• Good for Governor Dunleavy. The cuts had to start somewhere. Maybe next budget, he can finish the goal of a balanced budget (adjust spending to revenue). Next goal for Alaskans is to get the municipalities and boroughs to rein in their ridiculous spending policies. As far as the “ocean ranger” expense, isn’t policing American waters the job of the Coast Guard? They are the ones enforcing the pertaining laws. Overall, a very good start, Governor Dunleavy.

    • Ben,
      I would have to do more research, but right now ADN is reporting that the “Ocean Ranger” program was paid for by money from the cruise ship industry and therefore did not cost us anything?
      “The Ocean Ranger cruise ship pollution inspection program was defunded, cutting $3.4 million. (This program was entirely funded with fees from the cruise ship industry and the veto does not save tax dollars.)”

    • Lack of knowledge about Ocean Ranger program by Mr. Colder evident.
      This guy lives in a world detached from factual context.

      • I have plenty of knowledge about the “ocean ranger” program. I know they have been ineffective, for the most part. To prevent dumping by the cruise ships in State waters, why not just put an anonymous “passenger” on each cruise ship, like a legitimate tourist, and make the fines prohibitive when the “anonymous” passenger reports violations to the Coast Guard. A fraction of the cost. The “ocean ranger” program was nothing more than a cost ineffective ruse put in place by a former administration, looking for political points and too expensive for the results.

        Curb your tongue, knave.

  • Well done. Looks like Alaska is finally open for business. Unless you need an educated workforce, in which case you should take your business to one of those libtard states where they stupidly spend money on trade and college programs. Stupid dims and their books.

  • Who’s paying for this new campaign…..UA Strong?
    Sounds like a bunch of whining university employees and the Board of Regents.

    • Right?! Those losers, with their grey matter and economic development incubator programs. What do they think the economy is made for chickens or something? Get them out of this state. Damn freeloaders. Same with all those freeloading communities that just took it upon themselves to assume the state would stand behind bond reimbursement programs. Punks. The lot ’em!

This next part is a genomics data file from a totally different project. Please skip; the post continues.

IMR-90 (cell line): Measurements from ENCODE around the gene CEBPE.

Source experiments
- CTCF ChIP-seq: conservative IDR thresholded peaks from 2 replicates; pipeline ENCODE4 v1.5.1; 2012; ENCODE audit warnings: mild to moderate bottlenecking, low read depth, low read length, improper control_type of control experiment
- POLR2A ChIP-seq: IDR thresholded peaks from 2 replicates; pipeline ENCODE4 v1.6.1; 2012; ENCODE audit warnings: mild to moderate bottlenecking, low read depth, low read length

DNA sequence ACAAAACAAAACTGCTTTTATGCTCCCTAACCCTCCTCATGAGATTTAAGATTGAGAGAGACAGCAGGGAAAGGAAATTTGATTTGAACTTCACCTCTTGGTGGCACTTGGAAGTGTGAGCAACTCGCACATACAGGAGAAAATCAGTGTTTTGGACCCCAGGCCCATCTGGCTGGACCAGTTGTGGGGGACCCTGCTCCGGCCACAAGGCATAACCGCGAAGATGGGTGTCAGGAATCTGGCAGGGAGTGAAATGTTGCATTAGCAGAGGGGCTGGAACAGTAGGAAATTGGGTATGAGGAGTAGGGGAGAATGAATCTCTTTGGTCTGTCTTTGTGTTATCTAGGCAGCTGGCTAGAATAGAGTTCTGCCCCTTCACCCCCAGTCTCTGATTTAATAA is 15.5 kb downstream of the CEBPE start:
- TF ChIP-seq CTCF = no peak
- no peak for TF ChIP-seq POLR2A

• There are reasons to vote yea or nay on any bond issue, but only a fool would vote yes because “…and someone else will pick up half the tab!” I’m pretty sure that reading the ballots made it clear this was never a written-in-stone guarantee and that there was in fact always a possibility that the tax payers could be on the hook for the entire bond amount.

    • My investigation shows that “UA Strong” is a state-wide campaign to save the University of Alaska budget from being reduced by our governor. It appears to be incubated and hatched in Fairbanks by Regent John Davies and UA President Jim Johnson. It’s a political attempt to undermine the governor’s efforts to bring the UA budget to reasonable levels. But where is the money coming from to finance “UA Strong?”
      UA Strong campaign signs are popping everywhere. More investigation needed. Suzanne?

      • That’s right! Hang ’em high. The nerve of these academics — pushing back on the governor’s plan to increase private sector growth by stripping away the infrastructure private sector development depends on. You want an educated workforce? Not here. What about reasonable energy costs in rural communities? Not here. What about support for older folks as they age out of the workforce? Not here. What about social supports that help cities like Anchorage manage low-income-relate social issues? Not here. Wait… where’s the incentive? Oh that’s right, the economy will run on high octane PFD. Problem solved.

        • Most academics are lacking in common sense. They couldn’t find the oil drain plug on their Suburus. And talk about greed. Their